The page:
Deutsche Boerse and NYSE Euronext are expected to announce a deal to create the world's largest exchange operator on Tuesday, setting aside political issues that threaten its completion.

Such local concerns over a wave of consolidation sweeping the industry surfaced in Asia. Singapore Exchange has tweaked its $7.9 billion bid for rival ASX to allow more Australian directors onto a combined board as it seeks to win over Australian politicians.

Nationalism has long been one of the biggest hurdles to exchange mergers. The marketplaces are often symbols of national pride and important to attracting business and capital.

Regulators too are paying close attention to the latest round of deals, including a bid by the London Stock Exchange to take over Toronto Stock Exchange operator TMX Group.

Exchange users have also raised red flags over the proposed deals.

Euronext and Deutsche Boerse are still screwing us on fees for clearing, the closing auctions and small and mid-cap trading - the areas where they still have virtual monopolies, said the head of markets at a large European bank, who declined to be named. A merger is concerning because together they will be more powerful and better placed to protect these monopolies.

The LSE deal with TMX has also run into foreign ownership concerns in Canada.

But despite rumblings about Middle Eastern ownership in Ontario, LSE shareholder Borse Dubai, which is owned by the ruler of the Gulf Arab emirate, has not been asked to trim its 20 percent stake, a source familiar with the matter said.

Meanwhile, key details of the Deutsche Boerse and NYSE tie-up have been hammered out, sources familiar with the plans said. And a definitive deal is due later on Tuesday, one added.

The Deutsche Boerse supervisory board was meeting to discuss the deal, a member of the board told Reuters. But several thorny issues have yet to be addressed, adding to concerns on both sides of the Atlantic.

Singapore Exchange's willingness to give ground and award an equal number of board seats to Australians and Singaporeans in the combined entity shows how local sensibilities are being overcome as the pressure to consolidate rises. The value of SGX's offer has not been changed under the new proposal.

All the resistance...has been political. The steps taken today should address some of those political issues, Mark Nathan, portfolio manager at Arnhem Investments, said.


Similar political and regulatory hurdles may threaten the Deutsche Boerse-NYSE Euronext tie-up.

The biggest question mark in general is obviously the European political and regulatory landscape coming out of this, one source said.

The Frankfurt- and New York-based companies were center stage in the merger frenzy that erupted last week and heated up on Monday as Brazil's BM&FBovespa said it was looking at its own prospects and as speculation that CME Group could jump into the fray intensified.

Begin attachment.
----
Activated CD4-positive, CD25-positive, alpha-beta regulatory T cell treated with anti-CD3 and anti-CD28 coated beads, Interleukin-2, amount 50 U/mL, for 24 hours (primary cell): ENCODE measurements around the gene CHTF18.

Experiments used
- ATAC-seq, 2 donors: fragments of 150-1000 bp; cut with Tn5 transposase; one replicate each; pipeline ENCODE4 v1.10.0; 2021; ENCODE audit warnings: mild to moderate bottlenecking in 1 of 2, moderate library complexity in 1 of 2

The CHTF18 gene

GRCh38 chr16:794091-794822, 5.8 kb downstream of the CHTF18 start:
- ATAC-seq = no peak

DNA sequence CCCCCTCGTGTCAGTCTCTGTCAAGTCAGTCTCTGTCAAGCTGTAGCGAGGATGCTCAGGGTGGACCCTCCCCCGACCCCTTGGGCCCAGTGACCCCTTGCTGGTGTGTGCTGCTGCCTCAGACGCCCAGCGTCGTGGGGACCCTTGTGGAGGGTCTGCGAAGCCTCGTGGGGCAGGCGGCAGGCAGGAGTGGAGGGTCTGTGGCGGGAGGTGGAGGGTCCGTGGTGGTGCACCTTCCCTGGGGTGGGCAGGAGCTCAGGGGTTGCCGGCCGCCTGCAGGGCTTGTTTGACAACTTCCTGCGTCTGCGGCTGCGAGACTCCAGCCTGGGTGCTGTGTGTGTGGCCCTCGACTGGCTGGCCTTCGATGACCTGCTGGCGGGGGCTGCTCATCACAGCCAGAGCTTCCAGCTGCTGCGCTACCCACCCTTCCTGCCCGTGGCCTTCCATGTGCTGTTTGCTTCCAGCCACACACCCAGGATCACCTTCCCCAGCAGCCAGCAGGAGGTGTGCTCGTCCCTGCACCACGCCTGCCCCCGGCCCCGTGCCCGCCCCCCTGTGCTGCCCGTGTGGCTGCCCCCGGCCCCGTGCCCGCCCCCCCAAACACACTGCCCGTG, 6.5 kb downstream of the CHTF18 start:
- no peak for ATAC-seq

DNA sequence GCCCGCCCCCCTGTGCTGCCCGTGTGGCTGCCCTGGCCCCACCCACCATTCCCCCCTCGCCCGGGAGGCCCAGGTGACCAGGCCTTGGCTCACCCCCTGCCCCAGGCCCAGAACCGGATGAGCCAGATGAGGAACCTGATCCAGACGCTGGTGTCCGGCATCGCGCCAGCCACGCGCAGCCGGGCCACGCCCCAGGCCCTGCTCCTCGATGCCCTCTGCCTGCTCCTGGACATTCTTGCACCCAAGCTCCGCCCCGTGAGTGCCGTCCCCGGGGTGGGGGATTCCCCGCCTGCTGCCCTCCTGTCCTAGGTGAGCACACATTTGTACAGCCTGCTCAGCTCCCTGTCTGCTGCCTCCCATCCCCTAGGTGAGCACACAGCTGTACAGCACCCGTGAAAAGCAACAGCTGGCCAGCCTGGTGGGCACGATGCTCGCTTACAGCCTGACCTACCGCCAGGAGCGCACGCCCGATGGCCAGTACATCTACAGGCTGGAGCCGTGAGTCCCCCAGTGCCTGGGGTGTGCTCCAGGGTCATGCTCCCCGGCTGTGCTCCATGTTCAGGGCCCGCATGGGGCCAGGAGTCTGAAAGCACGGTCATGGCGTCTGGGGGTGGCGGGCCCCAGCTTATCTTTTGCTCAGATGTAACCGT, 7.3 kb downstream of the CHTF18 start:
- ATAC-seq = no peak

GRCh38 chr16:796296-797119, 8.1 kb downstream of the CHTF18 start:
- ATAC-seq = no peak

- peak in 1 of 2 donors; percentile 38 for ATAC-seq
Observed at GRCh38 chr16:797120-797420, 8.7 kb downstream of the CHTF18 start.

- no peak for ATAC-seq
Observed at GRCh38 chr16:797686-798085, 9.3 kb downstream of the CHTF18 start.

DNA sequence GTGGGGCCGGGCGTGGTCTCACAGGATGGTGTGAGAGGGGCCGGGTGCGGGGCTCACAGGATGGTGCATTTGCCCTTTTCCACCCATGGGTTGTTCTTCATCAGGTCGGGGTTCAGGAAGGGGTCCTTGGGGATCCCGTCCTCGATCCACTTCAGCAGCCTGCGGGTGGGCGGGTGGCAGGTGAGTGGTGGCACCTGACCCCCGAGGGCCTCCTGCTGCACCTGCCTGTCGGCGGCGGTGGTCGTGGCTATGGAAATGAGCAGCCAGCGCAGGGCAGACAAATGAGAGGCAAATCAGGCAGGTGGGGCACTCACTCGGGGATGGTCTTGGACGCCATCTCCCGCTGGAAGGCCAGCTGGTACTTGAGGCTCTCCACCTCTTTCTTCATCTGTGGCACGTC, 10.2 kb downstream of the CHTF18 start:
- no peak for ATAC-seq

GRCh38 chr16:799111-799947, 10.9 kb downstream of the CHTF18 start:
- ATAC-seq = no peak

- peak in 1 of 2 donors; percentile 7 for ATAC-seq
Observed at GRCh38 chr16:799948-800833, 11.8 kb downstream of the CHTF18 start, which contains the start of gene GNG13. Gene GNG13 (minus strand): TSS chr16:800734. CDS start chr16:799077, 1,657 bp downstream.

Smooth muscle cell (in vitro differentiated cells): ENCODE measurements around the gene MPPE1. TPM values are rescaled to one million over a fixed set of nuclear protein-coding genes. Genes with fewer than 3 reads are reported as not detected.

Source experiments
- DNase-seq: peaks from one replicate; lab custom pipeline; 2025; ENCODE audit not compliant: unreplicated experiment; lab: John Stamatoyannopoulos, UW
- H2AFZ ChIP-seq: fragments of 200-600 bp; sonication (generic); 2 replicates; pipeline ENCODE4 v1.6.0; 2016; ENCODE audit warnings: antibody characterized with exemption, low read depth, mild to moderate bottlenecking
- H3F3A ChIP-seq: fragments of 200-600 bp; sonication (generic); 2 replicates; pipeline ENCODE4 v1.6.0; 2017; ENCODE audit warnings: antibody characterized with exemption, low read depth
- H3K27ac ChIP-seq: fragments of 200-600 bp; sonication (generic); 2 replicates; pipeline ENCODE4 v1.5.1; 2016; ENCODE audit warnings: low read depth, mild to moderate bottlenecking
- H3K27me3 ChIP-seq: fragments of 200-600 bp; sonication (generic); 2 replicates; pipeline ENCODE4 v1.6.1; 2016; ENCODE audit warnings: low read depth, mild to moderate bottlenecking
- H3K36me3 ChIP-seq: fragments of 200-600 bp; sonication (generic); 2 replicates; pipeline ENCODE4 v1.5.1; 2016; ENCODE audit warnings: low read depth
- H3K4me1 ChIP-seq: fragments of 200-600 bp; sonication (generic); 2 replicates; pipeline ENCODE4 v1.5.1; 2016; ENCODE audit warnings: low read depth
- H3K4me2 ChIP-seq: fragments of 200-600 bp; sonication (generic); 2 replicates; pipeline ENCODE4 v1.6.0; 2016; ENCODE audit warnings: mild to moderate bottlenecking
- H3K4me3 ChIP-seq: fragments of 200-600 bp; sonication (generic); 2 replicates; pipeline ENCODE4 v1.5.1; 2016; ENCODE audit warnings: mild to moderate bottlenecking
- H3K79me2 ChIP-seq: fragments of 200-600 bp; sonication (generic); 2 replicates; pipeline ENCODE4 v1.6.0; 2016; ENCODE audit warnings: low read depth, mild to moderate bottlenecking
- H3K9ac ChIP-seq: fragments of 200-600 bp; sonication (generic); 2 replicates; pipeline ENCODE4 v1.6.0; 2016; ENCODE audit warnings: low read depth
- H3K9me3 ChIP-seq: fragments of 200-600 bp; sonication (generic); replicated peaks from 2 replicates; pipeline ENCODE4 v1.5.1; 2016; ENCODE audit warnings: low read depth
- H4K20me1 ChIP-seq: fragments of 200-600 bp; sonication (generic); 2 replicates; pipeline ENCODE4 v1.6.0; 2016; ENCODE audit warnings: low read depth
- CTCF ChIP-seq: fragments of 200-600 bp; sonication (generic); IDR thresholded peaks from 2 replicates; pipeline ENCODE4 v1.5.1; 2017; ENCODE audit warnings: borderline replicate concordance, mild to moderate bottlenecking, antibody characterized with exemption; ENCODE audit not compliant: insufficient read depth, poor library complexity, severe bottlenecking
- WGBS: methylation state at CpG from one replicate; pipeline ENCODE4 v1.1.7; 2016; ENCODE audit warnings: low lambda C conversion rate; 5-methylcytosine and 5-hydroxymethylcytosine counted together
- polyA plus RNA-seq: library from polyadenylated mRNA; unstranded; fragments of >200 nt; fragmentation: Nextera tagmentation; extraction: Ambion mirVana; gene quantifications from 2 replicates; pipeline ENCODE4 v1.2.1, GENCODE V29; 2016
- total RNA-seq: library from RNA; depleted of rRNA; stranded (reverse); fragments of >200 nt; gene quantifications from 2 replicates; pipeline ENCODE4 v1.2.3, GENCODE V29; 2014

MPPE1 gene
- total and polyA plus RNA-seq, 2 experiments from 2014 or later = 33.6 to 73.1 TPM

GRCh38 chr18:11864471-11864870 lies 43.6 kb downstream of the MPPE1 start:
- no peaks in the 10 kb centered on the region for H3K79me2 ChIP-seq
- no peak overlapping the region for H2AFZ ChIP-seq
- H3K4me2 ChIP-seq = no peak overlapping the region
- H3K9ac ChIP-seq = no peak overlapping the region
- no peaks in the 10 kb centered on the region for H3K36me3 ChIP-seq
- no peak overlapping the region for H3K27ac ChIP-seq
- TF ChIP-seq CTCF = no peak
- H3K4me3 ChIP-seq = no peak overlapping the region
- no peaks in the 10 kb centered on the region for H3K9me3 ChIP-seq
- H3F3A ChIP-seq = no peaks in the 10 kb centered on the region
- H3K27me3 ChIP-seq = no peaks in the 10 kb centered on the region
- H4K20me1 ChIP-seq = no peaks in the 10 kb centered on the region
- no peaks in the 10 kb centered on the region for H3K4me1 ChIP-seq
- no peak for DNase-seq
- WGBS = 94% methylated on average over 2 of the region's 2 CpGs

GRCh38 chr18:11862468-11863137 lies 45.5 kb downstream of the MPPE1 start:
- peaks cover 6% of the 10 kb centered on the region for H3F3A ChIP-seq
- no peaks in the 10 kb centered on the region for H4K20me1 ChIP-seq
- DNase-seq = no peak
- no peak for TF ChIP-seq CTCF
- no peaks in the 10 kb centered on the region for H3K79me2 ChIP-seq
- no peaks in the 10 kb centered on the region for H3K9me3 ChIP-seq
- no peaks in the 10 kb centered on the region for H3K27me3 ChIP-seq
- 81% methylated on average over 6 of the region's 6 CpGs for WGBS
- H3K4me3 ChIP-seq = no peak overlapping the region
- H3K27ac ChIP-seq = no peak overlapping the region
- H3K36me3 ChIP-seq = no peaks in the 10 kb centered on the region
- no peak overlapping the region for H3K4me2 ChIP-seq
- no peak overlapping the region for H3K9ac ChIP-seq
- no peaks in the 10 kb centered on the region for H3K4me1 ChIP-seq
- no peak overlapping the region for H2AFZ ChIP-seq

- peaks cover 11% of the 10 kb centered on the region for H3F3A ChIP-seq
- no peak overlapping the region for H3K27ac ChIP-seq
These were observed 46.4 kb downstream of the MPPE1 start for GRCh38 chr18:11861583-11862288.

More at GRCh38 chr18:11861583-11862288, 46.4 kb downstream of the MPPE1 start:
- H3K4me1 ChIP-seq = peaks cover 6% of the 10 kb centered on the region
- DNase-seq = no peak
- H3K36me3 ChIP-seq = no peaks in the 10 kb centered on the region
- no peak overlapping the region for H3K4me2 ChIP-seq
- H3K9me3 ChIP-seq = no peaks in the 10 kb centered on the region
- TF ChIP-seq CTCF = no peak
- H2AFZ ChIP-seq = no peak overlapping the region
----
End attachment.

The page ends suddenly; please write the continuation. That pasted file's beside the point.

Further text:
Fox Business Network reported that CME Group, currently the world's top derivatives exchange group, might make a hostile bid for NYSE Euronext, citing bankers.

A spokesman for the Chicago-based exchange declined to comment. CME officials have been guiding investors away from expectations that it would do a merger deal.

BM&FBovespa, the world's fourth-largest financial exchange operator, is closely looking out for tie-up opportunities, Chief Executive Edemir Pinto told Reuters. Pinto said China and India were markets where it could expand.


Deutsche Boerse and NYSE have worked out details such as senior executives but the name and location of operations have proven sensitive and complicated, a source said.

The companies had previously announced that NYSE Euronext head Duncan Niederauer would head the combined group, Deutsche Boerse Chief Executive Reto Francioni would be chairman, and that the German company's shareholders would get about a 60 percent stake.

At a 60-40 ownership split, 55 percent of shareholders would be U.S. investors, 11 percent from Germany, 11 percent from the UK and 23 percent from the rest of the world, a source said.

The board of the combined company would reflect the ownership structure, with 10 of the 17 members coming from the German side, a source said, adding that the numbers included both Niederauer and Francioni.

(Additional reporting by Philipp Halstrick, Paritosh Bansal, Adrian Bathgate, Saeed Azhar, Luke Jeffs and Narayanan Somasundaram; Writing by Alexander Smith; Editing by Jane Merriman)